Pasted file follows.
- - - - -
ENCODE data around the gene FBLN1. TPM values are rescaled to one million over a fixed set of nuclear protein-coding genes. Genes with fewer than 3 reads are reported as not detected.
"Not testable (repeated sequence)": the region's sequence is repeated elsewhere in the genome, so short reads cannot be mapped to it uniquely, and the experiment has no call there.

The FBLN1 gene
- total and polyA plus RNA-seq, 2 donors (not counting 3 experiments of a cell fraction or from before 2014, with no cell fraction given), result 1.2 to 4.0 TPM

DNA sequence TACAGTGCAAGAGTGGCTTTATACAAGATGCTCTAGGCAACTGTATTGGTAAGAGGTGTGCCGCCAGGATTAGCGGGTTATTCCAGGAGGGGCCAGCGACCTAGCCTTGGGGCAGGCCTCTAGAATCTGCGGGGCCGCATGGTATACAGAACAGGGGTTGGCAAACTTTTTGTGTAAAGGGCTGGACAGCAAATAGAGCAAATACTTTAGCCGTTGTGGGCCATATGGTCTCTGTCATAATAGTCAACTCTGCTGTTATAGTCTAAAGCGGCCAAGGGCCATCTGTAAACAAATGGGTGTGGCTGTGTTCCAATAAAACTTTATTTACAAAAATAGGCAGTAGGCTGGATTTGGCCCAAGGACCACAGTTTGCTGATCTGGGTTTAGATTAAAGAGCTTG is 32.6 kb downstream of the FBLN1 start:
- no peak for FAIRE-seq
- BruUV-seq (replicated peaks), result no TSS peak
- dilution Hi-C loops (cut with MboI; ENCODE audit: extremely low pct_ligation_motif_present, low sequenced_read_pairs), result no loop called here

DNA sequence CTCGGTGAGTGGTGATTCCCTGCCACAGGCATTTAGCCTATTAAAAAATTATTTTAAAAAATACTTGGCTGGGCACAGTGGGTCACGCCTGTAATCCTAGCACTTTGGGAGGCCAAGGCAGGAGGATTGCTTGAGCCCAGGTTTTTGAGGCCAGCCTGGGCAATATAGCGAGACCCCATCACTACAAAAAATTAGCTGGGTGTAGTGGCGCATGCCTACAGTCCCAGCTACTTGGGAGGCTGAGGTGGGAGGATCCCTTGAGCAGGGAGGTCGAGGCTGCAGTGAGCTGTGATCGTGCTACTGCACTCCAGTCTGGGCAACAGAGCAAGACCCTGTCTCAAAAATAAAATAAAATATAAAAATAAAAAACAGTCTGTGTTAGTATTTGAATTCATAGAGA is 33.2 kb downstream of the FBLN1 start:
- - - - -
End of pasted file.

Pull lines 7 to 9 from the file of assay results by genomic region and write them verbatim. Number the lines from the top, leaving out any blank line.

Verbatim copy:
- BruUV-seq (replicated peaks), result no TSS peak
- dilution Hi-C loops (cut with MboI; ENCODE audit: extremely low pct_ligation_motif_present, low sequenced_read_pairs), result no loop called here

DNA sequence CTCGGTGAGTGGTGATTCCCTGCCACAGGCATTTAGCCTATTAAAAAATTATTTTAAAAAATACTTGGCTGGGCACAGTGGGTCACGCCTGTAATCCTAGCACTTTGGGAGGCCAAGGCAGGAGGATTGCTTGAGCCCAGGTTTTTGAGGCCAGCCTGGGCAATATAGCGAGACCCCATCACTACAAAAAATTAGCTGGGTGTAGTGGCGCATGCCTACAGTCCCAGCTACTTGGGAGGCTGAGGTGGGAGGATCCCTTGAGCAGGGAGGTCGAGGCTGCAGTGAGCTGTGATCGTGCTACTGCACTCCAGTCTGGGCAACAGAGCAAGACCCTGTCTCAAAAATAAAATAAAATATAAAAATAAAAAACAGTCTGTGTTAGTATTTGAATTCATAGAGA is 33.2 kb downstream of the FBLN1 start: